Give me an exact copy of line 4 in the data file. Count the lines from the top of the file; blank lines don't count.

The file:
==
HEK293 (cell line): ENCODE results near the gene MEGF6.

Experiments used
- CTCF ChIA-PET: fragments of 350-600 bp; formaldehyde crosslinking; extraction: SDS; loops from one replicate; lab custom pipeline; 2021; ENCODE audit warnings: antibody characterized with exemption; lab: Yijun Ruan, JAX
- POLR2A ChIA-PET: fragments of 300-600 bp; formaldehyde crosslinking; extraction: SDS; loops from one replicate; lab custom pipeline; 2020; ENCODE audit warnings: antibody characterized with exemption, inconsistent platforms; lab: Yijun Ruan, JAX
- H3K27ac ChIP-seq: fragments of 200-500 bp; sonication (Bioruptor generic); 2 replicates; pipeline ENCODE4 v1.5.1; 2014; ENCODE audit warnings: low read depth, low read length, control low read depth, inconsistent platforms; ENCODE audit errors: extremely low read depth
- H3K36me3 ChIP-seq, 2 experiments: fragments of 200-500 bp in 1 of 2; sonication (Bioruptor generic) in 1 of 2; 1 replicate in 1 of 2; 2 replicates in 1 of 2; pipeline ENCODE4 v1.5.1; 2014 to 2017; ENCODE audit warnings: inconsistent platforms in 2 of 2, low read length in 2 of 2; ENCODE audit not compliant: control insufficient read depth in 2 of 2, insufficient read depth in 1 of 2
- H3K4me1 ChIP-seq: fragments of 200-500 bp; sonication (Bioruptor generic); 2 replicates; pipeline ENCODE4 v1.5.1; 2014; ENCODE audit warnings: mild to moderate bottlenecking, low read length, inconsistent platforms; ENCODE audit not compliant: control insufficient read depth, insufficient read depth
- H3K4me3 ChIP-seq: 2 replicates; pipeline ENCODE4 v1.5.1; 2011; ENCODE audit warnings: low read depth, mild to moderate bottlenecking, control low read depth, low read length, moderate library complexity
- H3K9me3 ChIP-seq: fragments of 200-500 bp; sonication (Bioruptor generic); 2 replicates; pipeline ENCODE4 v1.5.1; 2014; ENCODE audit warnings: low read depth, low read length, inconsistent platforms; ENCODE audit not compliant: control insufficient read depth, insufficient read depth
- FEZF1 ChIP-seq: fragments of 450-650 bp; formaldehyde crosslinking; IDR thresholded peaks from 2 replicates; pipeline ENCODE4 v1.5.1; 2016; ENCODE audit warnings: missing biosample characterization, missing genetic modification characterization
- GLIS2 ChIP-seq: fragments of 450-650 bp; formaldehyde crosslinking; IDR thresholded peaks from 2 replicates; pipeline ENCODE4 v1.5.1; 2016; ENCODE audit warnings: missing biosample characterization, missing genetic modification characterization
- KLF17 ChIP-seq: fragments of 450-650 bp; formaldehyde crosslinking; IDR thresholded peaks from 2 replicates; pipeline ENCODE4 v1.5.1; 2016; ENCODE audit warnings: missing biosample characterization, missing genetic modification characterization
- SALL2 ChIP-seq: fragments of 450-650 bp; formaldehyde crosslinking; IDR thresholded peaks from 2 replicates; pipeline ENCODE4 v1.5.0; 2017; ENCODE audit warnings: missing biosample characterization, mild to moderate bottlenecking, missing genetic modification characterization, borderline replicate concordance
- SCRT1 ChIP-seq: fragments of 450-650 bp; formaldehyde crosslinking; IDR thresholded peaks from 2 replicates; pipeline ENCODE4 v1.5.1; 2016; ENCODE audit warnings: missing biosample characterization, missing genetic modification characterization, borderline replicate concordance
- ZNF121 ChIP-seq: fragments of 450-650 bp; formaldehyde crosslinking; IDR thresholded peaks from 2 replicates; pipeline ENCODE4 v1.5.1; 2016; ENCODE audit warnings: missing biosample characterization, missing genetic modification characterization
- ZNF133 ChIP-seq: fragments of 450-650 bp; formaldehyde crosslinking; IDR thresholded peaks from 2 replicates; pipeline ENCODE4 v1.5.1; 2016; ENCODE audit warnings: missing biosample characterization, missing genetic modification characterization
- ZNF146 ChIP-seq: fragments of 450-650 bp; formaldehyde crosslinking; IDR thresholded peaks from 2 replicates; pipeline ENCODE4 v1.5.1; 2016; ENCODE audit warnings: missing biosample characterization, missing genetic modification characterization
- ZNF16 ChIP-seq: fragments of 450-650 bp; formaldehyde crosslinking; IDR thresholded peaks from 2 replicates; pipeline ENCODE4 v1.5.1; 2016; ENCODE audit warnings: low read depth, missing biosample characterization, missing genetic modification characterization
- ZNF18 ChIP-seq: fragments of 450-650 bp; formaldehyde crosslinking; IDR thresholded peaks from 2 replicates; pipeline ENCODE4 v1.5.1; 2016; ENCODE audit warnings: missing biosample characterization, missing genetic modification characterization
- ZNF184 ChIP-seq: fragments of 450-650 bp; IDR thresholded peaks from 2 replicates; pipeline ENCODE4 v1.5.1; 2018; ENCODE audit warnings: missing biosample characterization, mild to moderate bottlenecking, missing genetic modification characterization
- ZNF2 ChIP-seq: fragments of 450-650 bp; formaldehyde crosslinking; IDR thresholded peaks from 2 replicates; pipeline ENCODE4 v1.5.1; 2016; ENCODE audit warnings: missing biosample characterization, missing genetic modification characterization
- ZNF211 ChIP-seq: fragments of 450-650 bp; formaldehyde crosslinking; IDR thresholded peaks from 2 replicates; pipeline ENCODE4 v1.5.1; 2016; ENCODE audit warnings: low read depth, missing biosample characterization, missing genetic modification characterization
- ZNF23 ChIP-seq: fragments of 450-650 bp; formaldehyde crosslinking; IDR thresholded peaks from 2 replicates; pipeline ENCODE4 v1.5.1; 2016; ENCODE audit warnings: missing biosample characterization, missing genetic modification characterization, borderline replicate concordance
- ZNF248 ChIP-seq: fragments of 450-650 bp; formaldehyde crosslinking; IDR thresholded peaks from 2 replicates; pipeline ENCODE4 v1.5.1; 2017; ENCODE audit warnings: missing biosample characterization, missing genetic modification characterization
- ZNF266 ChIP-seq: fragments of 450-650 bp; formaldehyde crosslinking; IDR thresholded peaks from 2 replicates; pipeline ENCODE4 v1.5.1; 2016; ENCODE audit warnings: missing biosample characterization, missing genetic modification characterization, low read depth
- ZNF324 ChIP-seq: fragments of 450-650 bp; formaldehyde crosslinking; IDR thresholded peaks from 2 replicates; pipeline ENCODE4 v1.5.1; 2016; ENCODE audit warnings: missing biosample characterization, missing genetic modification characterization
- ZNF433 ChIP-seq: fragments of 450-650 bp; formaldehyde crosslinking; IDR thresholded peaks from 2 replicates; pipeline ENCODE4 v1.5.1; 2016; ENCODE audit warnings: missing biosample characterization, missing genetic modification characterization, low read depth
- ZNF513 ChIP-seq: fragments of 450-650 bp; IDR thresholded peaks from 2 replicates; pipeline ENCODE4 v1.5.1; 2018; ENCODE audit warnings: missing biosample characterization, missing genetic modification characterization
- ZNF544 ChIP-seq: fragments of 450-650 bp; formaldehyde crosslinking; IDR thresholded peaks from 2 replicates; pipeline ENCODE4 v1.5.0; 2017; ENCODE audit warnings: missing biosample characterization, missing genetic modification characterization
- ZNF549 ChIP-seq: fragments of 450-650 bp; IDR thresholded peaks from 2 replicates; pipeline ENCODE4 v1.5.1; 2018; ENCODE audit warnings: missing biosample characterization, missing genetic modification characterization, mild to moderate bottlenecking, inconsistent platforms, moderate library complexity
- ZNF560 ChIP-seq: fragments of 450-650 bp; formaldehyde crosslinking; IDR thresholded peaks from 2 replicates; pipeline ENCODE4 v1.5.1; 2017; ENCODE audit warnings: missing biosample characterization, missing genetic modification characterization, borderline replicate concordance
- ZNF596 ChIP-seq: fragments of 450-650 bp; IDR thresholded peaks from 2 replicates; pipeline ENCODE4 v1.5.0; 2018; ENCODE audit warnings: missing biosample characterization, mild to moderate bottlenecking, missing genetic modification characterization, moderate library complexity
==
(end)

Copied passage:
- POLR2A ChIA-PET: fragments of 300-600 bp; formaldehyde crosslinking; extraction: SDS; loops from one replicate; lab custom pipeline; 2020; ENCODE audit warnings: antibody characterized with exemption, inconsistent platforms; lab: Yijun Ruan, JAX